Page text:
“Time is short,” the invitation noted. “The Iowa, New Hampshire, South Carolina and Florida nominating contests will conclude in just two months,” and this meeting “is one of the few opportunities conservative leaders will have” to get together before then.

“This is not a fundraiser nor is this an endorsement,” Viguerie and Banister said, noting that they hadn’t endorsed anyone yet. They went on to specify that if the invitee is actively supporting another candidate, “we certainly respect your decision but we must request” that you don’t come.

This meeting “is a chance for leaders of the conservative movement to see if Newt would govern as a conservative, including filling his administration with conservatives.” (Jobs galore!)

The meeting is closed to the press, photo ID is required, “and we would appreciate it if you kept the date and location confidential,” Viguerie and Banister said.

No problem. Mum’s the word.

Parties go on at 1600 Penn

Various agencies, including the Justice Department and the CIA, are cutting back on holiday parties this year, noting the budget crisis and the president’s executive order last month directing them to cut spending on travel, swag, smartphones, printing and so on.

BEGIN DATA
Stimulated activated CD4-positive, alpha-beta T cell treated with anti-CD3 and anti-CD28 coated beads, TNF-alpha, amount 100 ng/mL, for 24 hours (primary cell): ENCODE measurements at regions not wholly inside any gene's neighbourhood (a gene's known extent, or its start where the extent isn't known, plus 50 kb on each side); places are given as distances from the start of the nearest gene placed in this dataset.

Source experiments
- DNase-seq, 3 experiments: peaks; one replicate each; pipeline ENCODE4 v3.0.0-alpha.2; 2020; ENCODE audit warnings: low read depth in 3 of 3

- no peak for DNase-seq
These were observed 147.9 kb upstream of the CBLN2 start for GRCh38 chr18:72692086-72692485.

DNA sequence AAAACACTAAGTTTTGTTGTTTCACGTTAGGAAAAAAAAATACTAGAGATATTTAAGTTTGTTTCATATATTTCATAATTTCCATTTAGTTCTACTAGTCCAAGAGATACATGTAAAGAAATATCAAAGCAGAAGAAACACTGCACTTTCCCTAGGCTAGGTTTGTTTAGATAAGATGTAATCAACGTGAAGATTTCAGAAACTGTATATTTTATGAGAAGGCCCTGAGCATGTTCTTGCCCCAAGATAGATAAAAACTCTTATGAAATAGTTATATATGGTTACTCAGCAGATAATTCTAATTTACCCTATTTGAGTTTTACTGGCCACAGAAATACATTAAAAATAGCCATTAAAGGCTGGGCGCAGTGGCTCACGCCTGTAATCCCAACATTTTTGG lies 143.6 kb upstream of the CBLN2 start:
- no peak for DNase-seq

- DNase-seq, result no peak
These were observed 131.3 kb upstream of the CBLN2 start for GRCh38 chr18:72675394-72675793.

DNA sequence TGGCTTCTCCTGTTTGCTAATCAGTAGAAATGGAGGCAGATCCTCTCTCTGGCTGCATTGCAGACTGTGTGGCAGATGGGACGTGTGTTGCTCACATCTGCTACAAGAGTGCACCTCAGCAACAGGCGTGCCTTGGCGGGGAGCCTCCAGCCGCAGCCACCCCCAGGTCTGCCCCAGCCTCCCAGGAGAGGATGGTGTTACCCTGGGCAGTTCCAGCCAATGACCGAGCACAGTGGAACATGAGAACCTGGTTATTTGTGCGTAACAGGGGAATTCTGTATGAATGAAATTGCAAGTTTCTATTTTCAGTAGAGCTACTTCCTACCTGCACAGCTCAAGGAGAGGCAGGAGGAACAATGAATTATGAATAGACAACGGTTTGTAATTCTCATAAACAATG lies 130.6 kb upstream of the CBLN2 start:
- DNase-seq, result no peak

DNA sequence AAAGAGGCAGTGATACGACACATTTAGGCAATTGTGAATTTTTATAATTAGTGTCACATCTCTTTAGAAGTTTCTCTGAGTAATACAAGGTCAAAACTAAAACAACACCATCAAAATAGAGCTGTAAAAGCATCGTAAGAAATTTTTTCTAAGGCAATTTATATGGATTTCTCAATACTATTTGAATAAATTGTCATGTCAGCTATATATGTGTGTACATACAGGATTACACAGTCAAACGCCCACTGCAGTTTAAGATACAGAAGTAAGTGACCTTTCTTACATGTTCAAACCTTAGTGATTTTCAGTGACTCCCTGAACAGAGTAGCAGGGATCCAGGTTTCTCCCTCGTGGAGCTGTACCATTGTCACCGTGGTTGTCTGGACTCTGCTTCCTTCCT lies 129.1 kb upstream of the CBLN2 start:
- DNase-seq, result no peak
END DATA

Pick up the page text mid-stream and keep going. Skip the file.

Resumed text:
But when it comes to fancy holiday parties, nothing beats the two dozen or so at the White House that will see 12,000 or so guests munching on wonderful hors d’oeuvres and dining in the State Dining Room on the lamb chops, shrimp and other fine cuisine laid out on a long buffet. And the eggnog.

There are parties — often two a day, one in the late afternoon and another in the early evening — for members of Congress (both parties), military folks, the Secret Service, friends and contributors, and others. There’s also a party for the White House staff (including the people who actually keep the place running, such as the butlers, cooks, electricians and plumbers) .